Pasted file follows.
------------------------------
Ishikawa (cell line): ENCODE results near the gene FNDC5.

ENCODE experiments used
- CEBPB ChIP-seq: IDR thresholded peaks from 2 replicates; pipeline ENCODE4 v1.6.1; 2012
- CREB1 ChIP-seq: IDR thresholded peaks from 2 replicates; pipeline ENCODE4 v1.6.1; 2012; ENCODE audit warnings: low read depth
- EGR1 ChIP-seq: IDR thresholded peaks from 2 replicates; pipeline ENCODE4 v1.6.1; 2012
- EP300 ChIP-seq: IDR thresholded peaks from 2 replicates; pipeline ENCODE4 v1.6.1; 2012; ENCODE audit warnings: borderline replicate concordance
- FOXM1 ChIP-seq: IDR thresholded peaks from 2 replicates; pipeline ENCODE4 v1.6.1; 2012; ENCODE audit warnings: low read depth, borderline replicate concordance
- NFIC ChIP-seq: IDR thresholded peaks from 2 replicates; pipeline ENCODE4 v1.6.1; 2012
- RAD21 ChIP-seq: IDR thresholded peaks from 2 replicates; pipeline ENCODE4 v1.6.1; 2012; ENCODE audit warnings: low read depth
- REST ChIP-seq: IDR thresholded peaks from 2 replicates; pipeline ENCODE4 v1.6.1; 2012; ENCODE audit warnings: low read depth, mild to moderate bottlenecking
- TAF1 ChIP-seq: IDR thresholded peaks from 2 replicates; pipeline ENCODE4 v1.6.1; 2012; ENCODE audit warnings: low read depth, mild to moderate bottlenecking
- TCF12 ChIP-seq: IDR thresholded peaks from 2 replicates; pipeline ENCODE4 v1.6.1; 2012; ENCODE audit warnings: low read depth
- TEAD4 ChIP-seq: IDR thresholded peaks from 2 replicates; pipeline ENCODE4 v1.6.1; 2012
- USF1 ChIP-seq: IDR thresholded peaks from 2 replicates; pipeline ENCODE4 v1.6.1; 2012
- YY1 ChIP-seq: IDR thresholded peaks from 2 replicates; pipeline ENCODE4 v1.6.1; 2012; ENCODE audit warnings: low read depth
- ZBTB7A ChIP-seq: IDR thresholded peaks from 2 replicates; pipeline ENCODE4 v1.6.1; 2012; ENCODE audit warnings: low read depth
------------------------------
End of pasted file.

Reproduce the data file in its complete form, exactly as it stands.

Ishikawa (cell line): ENCODE results near the gene FNDC5.

ENCODE experiments used
- CEBPB ChIP-seq: IDR thresholded peaks from 2 replicates; pipeline ENCODE4 v1.6.1; 2012
- CREB1 ChIP-seq: IDR thresholded peaks from 2 replicates; pipeline ENCODE4 v1.6.1; 2012; ENCODE audit warnings: low read depth
- EGR1 ChIP-seq: IDR thresholded peaks from 2 replicates; pipeline ENCODE4 v1.6.1; 2012
- EP300 ChIP-seq: IDR thresholded peaks from 2 replicates; pipeline ENCODE4 v1.6.1; 2012; ENCODE audit warnings: borderline replicate concordance
- FOXM1 ChIP-seq: IDR thresholded peaks from 2 replicates; pipeline ENCODE4 v1.6.1; 2012; ENCODE audit warnings: low read depth, borderline replicate concordance
- NFIC ChIP-seq: IDR thresholded peaks from 2 replicates; pipeline ENCODE4 v1.6.1; 2012
- RAD21 ChIP-seq: IDR thresholded peaks from 2 replicates; pipeline ENCODE4 v1.6.1; 2012; ENCODE audit warnings: low read depth
- REST ChIP-seq: IDR thresholded peaks from 2 replicates; pipeline ENCODE4 v1.6.1; 2012; ENCODE audit warnings: low read depth, mild to moderate bottlenecking
- TAF1 ChIP-seq: IDR thresholded peaks from 2 replicates; pipeline ENCODE4 v1.6.1; 2012; ENCODE audit warnings: low read depth, mild to moderate bottlenecking
- TCF12 ChIP-seq: IDR thresholded peaks from 2 replicates; pipeline ENCODE4 v1.6.1; 2012; ENCODE audit warnings: low read depth
- TEAD4 ChIP-seq: IDR thresholded peaks from 2 replicates; pipeline ENCODE4 v1.6.1; 2012
- USF1 ChIP-seq: IDR thresholded peaks from 2 replicates; pipeline ENCODE4 v1.6.1; 2012
- YY1 ChIP-seq: IDR thresholded peaks from 2 replicates; pipeline ENCODE4 v1.6.1; 2012; ENCODE audit warnings: low read depth
- ZBTB7A ChIP-seq: IDR thresholded peaks from 2 replicates; pipeline ENCODE4 v1.6.1; 2012; ENCODE audit warnings: low read depth